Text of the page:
Of all the complex rules that plague fee-for-service Medicare, few are harder to understand and potentially more important for seniors than observation status. By now, many older adults have heard the phrase. But they are still not clear what it means.

A new study by AARP sheds some light on the consequences for seniors of hospital observation stays. But they turn out to be a muddle, in part because Medicare pays for hundreds of millions of dollars of skilled nursing facility care that probably should be billed to patients.

The High Costs of Family Caregiving

Over a 12 year period, nearly 6 of every 10 adult children age 51 or older will provide some care for an aging parent or in-law and nearly one in five will help an ailing spouse. And those who do are less likely to work, more likely to see a decline in their financial well-being, and more likely to fall into poverty, especially if they provide high levels of personal care for long periods of time.

The Long-Term Care Insurance Industry Ponders Its Future: Seven Trends To Watch

I recently returned from a few days at the long-term care insurance industry’s national conference, held this year in Colorado Springs. The organizers asked me to participate in a panel discussion on policy solutions to the challenges of financing long-term supports and services. But I also had an opportunity to listen to what insurance company executives, brokers, and actuaries had to say about their industry’s future.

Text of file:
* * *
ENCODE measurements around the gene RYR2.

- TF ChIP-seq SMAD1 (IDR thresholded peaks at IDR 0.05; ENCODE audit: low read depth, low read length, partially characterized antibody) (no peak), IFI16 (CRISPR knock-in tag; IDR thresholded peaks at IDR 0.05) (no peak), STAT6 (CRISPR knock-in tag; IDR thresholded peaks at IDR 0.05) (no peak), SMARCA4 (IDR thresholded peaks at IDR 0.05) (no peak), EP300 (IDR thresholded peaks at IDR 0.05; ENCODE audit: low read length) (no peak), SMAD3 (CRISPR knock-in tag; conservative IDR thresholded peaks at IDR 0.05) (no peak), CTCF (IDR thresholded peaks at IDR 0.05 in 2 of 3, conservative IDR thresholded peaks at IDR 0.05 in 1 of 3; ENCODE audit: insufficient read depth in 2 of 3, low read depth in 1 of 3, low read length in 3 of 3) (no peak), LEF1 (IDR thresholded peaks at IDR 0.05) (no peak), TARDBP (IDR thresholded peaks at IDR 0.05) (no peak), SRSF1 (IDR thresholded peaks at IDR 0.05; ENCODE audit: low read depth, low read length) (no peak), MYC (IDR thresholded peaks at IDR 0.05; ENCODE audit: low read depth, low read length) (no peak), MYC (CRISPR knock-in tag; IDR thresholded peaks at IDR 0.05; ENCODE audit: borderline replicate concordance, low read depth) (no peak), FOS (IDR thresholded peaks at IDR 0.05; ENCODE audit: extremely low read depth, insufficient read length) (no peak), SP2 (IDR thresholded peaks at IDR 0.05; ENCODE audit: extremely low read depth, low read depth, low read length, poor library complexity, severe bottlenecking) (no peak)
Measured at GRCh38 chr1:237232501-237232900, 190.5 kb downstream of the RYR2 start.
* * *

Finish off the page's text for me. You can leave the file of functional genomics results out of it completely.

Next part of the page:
In short, they see a very uncertain world. Carriers are experimenting with new products but few are making major commitments. They are struggling to identify new buyers and are more concerned with reducing risk than opening new markets. And, in a major shift from a few years ago, many attendees were looking for ways to partner with government and create some form of public/private insurance.

“If This Is An Emergency, Go To The Emergency Department”

Want to know what’s wrong with the health care system for older adults in the US? It can be summed up in that 10-word response on a physician’s voice mail.

One evening last month, I got a panicked call from a friend: She came home from work and discovered that her widowed mother, who has been living with her for the past year, had—for the first time—an episode of bowel incontinence. Her mom, who was distressed and almost certainly embarrassed,  wanted to go to the emergency department of the local hospital. What should her daughter do?

What the Medicare “Doc Fix” Means for Seniors: Six Things To Know

The House yesterday easily approved some of the biggest changes to Medicare since Congress created the drug benefit a decade ago.  While the measure still must be approved by the Senate and signed by President Obama (who supports it), it represents a significant shift in the way many seniors get—and pay for—their health care.

The measure, known in Washington-speak as the “doc fix,” is primarily aimed at repairing the way Medicare reimburses physicians for the services they provide. But it is a complicated proposal that would do much more than that. It would raise Medicare premiums for high-income seniors, limit some benefits under Medicare Supplement (Medigap) insurance, continue funding some information services programs for older people, and begin a process aimed at changing the way doctors are paid by focusing more on quality care and health outcomes instead of simply paying by the procedure.